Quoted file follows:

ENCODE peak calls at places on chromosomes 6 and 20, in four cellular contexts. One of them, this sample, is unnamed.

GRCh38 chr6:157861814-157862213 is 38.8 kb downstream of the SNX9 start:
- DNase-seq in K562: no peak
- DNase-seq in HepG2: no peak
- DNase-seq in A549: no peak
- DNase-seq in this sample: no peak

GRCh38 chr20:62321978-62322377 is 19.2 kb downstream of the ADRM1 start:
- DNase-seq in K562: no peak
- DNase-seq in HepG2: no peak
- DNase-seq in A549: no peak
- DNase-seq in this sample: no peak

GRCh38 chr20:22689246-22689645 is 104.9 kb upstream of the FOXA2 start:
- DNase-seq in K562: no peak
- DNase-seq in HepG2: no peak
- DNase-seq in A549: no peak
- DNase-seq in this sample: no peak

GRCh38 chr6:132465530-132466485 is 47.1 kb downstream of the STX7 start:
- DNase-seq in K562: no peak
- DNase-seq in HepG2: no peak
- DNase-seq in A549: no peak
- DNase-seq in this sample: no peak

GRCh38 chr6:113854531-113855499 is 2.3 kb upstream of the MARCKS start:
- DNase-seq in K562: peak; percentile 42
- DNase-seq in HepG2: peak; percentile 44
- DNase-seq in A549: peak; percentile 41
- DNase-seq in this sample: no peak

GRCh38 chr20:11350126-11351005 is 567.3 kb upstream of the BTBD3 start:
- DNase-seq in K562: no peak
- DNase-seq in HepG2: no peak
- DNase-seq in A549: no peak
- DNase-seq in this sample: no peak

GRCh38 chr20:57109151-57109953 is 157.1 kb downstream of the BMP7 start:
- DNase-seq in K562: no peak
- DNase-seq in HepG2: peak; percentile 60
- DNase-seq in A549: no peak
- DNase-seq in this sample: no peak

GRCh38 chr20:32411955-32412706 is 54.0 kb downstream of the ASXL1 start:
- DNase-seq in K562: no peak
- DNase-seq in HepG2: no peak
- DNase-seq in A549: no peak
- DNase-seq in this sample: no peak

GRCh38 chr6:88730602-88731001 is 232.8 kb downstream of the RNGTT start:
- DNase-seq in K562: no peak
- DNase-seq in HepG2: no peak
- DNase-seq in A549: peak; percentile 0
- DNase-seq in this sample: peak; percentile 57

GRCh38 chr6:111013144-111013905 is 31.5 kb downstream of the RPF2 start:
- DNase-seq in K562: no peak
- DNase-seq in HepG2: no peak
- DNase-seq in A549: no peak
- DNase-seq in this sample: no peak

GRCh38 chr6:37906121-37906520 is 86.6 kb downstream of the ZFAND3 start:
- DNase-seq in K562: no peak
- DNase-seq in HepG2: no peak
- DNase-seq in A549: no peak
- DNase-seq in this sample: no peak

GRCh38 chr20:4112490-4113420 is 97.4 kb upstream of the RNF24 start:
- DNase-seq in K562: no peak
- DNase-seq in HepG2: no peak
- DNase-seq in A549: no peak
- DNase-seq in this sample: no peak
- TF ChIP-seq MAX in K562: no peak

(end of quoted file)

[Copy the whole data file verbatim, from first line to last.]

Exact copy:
ENCODE peak calls at places on chromosomes 6 and 20, in four cellular contexts. One of them, this sample, is unnamed.

GRCh38 chr6:157861814-157862213 is 38.8 kb downstream of the SNX9 start:
- DNase-seq in K562: no peak
- DNase-seq in HepG2: no peak
- DNase-seq in A549: no peak
- DNase-seq in this sample: no peak

GRCh38 chr20:62321978-62322377 is 19.2 kb downstream of the ADRM1 start:
- DNase-seq in K562: no peak
- DNase-seq in HepG2: no peak
- DNase-seq in A549: no peak
- DNase-seq in this sample: no peak

GRCh38 chr20:22689246-22689645 is 104.9 kb upstream of the FOXA2 start:
- DNase-seq in K562: no peak
- DNase-seq in HepG2: no peak
- DNase-seq in A549: no peak
- DNase-seq in this sample: no peak

GRCh38 chr6:132465530-132466485 is 47.1 kb downstream of the STX7 start:
- DNase-seq in K562: no peak
- DNase-seq in HepG2: no peak
- DNase-seq in A549: no peak
- DNase-seq in this sample: no peak

GRCh38 chr6:113854531-113855499 is 2.3 kb upstream of the MARCKS start:
- DNase-seq in K562: peak; percentile 42
- DNase-seq in HepG2: peak; percentile 44
- DNase-seq in A549: peak; percentile 41
- DNase-seq in this sample: no peak

GRCh38 chr20:11350126-11351005 is 567.3 kb upstream of the BTBD3 start:
- DNase-seq in K562: no peak
- DNase-seq in HepG2: no peak
- DNase-seq in A549: no peak
- DNase-seq in this sample: no peak

GRCh38 chr20:57109151-57109953 is 157.1 kb downstream of the BMP7 start:
- DNase-seq in K562: no peak
- DNase-seq in HepG2: peak; percentile 60
- DNase-seq in A549: no peak
- DNase-seq in this sample: no peak

GRCh38 chr20:32411955-32412706 is 54.0 kb downstream of the ASXL1 start:
- DNase-seq in K562: no peak
- DNase-seq in HepG2: no peak
- DNase-seq in A549: no peak
- DNase-seq in this sample: no peak

GRCh38 chr6:88730602-88731001 is 232.8 kb downstream of the RNGTT start:
- DNase-seq in K562: no peak
- DNase-seq in HepG2: no peak
- DNase-seq in A549: peak; percentile 0
- DNase-seq in this sample: peak; percentile 57

GRCh38 chr6:111013144-111013905 is 31.5 kb downstream of the RPF2 start:
- DNase-seq in K562: no peak
- DNase-seq in HepG2: no peak
- DNase-seq in A549: no peak
- DNase-seq in this sample: no peak

GRCh38 chr6:37906121-37906520 is 86.6 kb downstream of the ZFAND3 start:
- DNase-seq in K562: no peak
- DNase-seq in HepG2: no peak
- DNase-seq in A549: no peak
- DNase-seq in this sample: no peak

GRCh38 chr20:4112490-4113420 is 97.4 kb upstream of the RNF24 start:
- DNase-seq in K562: no peak
- DNase-seq in HepG2: no peak
- DNase-seq in A549: no peak
- DNase-seq in this sample: no peak
- TF ChIP-seq MAX in K562: no peak